After a month I left with the troops. Before we arrived in Chongqing, the first of my series of escapes was a fact; I still remember the lights of the fishing boats on the Jialing River and the babbling of the waves.
Three years later in Canton I made the greatest escape of my life. I wanted to return home, but on my way there I was repeatedly captured by other troops; again and again I escaped. In all, I escaped seven or eight times, and in doing so my feet traversed all of the southern provinces of China; I just did not succeed in returning home, although at one time I almost found myself abroad.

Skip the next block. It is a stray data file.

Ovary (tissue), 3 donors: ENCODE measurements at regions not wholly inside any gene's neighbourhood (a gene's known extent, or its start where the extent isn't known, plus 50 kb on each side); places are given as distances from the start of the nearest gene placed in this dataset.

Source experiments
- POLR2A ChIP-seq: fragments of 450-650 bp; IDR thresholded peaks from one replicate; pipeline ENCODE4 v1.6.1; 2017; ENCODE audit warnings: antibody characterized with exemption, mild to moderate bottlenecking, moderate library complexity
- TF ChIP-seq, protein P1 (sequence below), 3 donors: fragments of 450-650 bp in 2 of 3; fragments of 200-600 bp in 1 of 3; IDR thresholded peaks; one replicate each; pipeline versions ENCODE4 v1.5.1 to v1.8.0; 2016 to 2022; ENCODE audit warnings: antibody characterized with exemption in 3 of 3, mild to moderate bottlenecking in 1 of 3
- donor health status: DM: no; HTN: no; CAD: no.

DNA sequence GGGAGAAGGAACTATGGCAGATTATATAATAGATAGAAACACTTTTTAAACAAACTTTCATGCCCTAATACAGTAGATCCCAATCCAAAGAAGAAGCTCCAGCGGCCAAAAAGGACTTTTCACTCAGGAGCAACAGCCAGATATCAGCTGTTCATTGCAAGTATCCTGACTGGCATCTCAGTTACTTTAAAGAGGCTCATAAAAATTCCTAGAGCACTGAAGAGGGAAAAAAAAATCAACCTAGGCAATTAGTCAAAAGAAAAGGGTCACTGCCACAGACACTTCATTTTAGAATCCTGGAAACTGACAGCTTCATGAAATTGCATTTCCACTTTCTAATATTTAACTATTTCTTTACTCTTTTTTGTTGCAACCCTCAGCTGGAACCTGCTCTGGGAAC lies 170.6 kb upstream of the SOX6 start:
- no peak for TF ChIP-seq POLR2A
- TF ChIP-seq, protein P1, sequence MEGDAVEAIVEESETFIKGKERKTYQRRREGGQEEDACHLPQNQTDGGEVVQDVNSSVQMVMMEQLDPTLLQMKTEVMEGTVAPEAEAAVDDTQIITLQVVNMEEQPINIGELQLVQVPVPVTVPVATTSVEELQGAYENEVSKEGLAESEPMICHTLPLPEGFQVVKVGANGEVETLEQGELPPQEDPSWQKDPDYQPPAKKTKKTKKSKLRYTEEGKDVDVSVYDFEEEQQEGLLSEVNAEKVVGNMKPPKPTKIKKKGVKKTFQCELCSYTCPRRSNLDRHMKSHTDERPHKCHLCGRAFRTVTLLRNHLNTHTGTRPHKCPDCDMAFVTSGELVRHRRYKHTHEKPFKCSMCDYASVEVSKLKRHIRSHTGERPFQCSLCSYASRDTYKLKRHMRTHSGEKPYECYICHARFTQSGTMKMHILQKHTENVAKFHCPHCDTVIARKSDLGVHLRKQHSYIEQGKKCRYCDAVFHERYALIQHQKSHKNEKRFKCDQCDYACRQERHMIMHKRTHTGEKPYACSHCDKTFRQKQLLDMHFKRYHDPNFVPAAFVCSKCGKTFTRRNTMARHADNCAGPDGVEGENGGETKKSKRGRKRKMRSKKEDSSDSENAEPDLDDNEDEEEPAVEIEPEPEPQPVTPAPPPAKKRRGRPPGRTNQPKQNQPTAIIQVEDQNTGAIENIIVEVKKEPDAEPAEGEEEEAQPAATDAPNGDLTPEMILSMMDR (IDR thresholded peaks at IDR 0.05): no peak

Finally, the troops that had captured me combined in organizing a major escape.
In Taiwan, the language barrier and the short distances between towns put an end to the pleasure of escaping; after my body had lost the possibility of escape, the only other form of escape left to me was into another name. But I could not escape from myself, so I am always ‘between gate and heaven’, or ‘between dream and dawn’. It is sad enough to be the prisoner of your own heart.’ Shang Qin in the preface to his collection Between Dream and Dawn.
Translation of three Shang Qin poems by Steve Bradbury.
Meng huozhe liming (Dream or dawn, 1969; expanded 1988). Poems.
Yong jiao sixiang (Thinking with feet, 1988).
Anthologies in English
Translations of Shang Qin\'s work can be found in the following books:
Frontier Taiwan, edited by Michelle Yeh and N. G. D. Malmqvist (Columbia University Press, 2001)
Anthology of Modern Chinese Poetry, edited and translated by Michelle Yeh (Yale University Press, 1992)
The Frozen Torch: Selected Prose Poems, translated by N. G. D. Malmqvist (Wellsweep Press, 1992)